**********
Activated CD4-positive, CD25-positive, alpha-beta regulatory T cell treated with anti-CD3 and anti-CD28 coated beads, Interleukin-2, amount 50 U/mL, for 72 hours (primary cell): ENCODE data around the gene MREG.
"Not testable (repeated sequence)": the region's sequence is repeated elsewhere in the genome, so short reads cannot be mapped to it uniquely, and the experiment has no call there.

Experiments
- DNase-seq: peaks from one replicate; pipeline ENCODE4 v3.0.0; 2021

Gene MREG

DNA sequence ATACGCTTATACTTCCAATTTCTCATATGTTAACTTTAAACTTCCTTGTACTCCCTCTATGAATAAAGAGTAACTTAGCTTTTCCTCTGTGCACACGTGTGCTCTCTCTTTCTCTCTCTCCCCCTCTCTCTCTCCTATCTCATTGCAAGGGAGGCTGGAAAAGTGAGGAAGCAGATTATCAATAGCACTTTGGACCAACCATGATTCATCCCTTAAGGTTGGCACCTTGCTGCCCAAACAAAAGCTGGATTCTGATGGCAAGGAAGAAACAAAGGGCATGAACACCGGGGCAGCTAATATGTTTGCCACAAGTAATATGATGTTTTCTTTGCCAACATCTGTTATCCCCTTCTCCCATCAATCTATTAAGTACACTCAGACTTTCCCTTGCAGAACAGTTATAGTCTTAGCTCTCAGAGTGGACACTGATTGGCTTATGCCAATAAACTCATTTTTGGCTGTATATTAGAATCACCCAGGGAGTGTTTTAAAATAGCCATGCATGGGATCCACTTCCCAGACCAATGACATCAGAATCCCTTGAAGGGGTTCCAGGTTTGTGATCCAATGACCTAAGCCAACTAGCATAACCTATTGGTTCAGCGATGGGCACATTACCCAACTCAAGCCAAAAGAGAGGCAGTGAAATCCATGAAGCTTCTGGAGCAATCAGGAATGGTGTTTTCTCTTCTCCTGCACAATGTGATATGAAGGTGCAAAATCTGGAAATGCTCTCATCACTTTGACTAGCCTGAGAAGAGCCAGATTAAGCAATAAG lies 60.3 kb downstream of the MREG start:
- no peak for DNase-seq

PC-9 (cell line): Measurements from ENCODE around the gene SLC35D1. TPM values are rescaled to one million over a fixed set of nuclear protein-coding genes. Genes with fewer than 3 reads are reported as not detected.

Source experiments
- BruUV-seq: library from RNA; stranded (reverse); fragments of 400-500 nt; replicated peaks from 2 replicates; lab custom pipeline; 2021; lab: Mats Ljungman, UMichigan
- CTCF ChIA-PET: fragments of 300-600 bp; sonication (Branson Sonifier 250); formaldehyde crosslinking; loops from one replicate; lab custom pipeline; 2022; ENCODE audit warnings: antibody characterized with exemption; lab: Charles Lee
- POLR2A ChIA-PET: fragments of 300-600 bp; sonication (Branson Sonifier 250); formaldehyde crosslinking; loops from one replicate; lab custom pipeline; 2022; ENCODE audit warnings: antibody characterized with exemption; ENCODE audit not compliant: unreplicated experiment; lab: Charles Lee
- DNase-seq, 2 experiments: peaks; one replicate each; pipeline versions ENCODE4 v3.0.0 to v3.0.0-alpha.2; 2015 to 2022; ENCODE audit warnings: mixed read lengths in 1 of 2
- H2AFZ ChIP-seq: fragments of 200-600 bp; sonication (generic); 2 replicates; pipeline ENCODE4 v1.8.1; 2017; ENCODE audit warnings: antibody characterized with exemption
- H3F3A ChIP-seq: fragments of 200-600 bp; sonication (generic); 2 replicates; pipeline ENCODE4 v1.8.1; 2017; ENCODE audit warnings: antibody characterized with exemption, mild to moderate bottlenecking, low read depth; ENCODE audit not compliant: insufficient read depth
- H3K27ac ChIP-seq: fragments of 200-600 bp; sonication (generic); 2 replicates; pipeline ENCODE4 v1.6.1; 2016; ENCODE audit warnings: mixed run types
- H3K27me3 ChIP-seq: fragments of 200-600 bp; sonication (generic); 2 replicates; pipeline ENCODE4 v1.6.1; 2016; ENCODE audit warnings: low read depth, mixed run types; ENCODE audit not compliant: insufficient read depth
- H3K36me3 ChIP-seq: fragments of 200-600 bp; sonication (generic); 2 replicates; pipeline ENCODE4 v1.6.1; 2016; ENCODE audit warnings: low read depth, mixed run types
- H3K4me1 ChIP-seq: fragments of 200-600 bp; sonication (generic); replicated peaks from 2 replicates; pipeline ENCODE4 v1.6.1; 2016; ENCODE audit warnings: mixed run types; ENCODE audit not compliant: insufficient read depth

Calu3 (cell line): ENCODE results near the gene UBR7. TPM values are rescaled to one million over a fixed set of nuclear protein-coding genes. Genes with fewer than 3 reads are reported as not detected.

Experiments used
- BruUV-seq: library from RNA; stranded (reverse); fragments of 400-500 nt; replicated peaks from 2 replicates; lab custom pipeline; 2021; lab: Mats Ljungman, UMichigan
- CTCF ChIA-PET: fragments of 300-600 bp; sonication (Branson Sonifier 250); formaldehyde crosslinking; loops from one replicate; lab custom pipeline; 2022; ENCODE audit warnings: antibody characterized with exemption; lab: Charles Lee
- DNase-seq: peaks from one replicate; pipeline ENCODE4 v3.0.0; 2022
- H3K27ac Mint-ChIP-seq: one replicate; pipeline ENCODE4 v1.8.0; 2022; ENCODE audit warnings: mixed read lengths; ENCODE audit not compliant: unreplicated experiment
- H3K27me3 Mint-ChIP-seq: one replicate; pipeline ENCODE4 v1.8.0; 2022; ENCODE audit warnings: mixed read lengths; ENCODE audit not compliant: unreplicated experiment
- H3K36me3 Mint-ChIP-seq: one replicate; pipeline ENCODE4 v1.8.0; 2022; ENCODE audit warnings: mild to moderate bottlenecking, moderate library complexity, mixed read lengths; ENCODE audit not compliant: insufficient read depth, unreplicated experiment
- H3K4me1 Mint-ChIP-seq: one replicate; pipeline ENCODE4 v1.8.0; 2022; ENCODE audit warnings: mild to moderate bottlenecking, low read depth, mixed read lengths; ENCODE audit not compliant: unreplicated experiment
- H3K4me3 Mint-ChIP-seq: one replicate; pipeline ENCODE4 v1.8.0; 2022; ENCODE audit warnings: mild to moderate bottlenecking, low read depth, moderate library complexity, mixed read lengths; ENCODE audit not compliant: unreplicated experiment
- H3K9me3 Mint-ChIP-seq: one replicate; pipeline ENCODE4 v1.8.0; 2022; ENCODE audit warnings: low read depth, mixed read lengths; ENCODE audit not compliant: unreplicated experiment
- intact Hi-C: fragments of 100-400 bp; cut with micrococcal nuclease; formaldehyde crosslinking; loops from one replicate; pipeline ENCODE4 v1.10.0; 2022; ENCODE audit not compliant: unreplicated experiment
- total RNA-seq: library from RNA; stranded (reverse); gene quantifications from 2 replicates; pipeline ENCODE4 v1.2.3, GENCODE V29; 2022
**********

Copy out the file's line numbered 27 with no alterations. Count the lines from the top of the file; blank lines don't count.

- H3K36me3 Mint-ChIP-seq: one replicate; pipeline ENCODE4 v1.8.0; 2022; ENCODE audit warnings: mild to moderate bottlenecking, moderate library complexity, mixed read lengths; ENCODE audit not compliant: insufficient read depth, unreplicated experiment